Thee, God, I come from (Gerard Manley Hopkins)

       Thee, God, I come from, to thee go,
       All day long I like fountain flow
       From thy hand out, swayed about
       Mote-like in thy mighty glow.
       What I know of thee I bless,
       As acknowledging thy stress
       On my being and as seeing
       Something of thy holiness.
       Once I turned from thee and hid,
       Bound on what thou hadst forbid;
       Sow the wind I would; I sinned:
       I repent of what I did.

       Bad I am, but yet thy child.
       Father, be thou reconciled. 
       Spare thou me, since I see
       With thy might that thou art mild.
       I have life before me still
       And thy purpose to fulfil;
       Yea a debt to pay thee yet:
       Help me, sir, and so I will.
       But thou bidst, and just thou art,
       Me shew mercy from my heart
       Towards my brother, every other
                   Man my mate and counterpart.
--Gerard Manley Hopkins

Saturday, September 19, 2015

The call to something greater (Bruner & Vare)

Living by faith includes the call to 
something greater than cowardly self-preservation.  

--Kurt D. Bruner & Jim Vare, Finding God in the Lord of the Rings 

Thursday, September 17, 2015

Sunday Gospel Reflection, September 20, 2015: The Lord upholds my life...

Who's directing your life, anyway?  

  When, in our reading from Wisdom this Sunday, the wicked beset the just one, they do so because the prophet has taken them to task for failing to engage with God, for failing in relationship.  But when they put the prophet to the test, they are really testing God.  Is relationship worth it?, they seem to ask?  Is it worth it to follow God's law, to allow God to direct your life?  Psalm 54 suggests that it is:  The Lord upholds my life, David prays.  In contrast to the ruthless, the psalmist lives justly, setting God before his eyes, and therefore trusts that God will save him, that relationship will be his salvation.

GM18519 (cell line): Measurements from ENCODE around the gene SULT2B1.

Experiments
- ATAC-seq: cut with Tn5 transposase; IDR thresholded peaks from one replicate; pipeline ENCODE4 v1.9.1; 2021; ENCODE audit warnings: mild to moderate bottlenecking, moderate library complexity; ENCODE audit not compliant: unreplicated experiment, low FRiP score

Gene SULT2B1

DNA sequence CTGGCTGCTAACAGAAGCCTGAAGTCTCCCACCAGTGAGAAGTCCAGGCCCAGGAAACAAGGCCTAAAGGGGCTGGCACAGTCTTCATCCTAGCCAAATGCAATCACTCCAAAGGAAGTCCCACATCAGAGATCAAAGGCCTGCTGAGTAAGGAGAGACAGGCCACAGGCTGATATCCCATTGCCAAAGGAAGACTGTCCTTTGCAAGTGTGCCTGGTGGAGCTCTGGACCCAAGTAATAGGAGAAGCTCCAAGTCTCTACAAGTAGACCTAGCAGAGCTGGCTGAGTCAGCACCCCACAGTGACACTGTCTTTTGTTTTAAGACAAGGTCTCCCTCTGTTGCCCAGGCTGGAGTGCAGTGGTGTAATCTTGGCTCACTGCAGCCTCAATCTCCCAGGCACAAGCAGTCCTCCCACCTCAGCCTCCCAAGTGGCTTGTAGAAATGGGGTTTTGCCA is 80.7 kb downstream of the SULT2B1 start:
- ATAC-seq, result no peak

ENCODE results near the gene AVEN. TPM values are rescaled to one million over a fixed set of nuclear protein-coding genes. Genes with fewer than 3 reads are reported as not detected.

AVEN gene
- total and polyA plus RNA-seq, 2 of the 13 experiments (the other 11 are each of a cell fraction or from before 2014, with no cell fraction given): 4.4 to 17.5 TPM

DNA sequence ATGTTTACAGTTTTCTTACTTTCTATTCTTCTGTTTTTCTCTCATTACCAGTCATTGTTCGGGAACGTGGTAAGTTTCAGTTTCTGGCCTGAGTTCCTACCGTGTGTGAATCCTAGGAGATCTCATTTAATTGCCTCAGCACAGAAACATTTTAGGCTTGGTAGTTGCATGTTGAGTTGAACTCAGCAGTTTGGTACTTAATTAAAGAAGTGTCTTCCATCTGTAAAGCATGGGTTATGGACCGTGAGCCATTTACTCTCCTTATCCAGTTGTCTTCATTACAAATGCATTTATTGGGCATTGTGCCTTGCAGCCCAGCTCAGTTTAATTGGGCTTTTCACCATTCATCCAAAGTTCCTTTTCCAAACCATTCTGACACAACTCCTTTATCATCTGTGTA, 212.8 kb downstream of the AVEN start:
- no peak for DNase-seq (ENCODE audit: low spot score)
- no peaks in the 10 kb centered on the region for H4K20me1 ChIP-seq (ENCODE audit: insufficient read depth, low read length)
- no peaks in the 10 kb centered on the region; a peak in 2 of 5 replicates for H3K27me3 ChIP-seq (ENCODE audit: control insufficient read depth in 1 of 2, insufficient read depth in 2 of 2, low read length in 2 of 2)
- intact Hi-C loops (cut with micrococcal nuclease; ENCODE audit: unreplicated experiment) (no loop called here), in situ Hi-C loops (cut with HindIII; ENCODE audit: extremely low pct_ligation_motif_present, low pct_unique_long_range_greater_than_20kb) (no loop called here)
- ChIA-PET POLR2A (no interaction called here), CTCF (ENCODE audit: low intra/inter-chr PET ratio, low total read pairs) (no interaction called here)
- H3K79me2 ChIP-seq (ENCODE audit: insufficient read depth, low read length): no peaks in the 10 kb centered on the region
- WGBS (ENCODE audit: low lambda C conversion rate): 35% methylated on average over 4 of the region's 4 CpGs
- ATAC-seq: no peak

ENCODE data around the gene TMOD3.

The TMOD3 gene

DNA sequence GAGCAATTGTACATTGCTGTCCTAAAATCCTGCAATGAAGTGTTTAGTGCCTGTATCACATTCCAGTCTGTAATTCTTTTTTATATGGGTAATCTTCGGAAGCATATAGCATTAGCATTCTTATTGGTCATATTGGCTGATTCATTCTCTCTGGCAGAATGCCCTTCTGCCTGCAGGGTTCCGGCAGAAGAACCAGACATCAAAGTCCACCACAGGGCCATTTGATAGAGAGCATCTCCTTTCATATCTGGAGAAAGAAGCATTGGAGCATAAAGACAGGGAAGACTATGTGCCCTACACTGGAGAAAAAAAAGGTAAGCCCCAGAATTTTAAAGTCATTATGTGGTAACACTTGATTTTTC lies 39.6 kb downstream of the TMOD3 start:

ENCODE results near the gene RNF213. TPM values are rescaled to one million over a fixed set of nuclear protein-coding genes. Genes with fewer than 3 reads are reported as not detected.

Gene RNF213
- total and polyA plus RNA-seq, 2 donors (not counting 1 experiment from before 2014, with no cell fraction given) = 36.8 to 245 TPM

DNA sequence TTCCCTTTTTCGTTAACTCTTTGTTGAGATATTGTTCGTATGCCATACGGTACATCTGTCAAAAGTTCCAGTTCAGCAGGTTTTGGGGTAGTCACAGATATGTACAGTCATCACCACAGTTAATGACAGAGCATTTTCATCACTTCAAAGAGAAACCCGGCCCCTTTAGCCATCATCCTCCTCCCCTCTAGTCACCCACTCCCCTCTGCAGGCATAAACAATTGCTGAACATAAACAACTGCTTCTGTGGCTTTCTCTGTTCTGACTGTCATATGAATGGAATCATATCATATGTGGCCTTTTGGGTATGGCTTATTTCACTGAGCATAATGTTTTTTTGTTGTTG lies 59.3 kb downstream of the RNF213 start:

In Mark's Gospel, Jesus similarly takes the disciples to task for losing sight of God and God's direction when he realizes they have been discussing who is the greatest among them.  Their human experience is rooted in self-direction; Jesus wants to redirect their focus, calling them to the humility that will allow them to submit to a God-directed, rather than a self-directed life.  Like children, who are completely dependent, open to God, we need to remain focused, open to what James calls the wisdom from above, which is pure, peaceable, gentle, and compliant, full of mercy and good fruits, so that our relationship with God can direct our relationship with other. 

  How willing are we to let God direct our existence?  We can answer this only insofar as we receive others openly, in peace, as we receive Jesus himself, our arms around him, embracing the relationship he has to offer, trusting in his love and mercy.

This post is based on Fr. Pat's Scripture class.
Image source:  Wordle

Tuesday, September 15, 2015

Empathy (Cantor Arts Center)

   Empathy, that human capacity to understand or feel what another person is feeling or experiencing, is the subject of a new exhibit at Stanford University.  Mounted in conjunction with a course taught by Jane Shaw, professor of religious studies, the exhibition contains works of art from a variety of esthetic movements and traditions, and, as the Cantor Art Center's website notes, traces the meaning and practice of empathy through artistic representations of Buddhist compassion, Christianity's commandment to love our neighbor, Enlightenment moral philosophy, and Civil-Rights-era photography.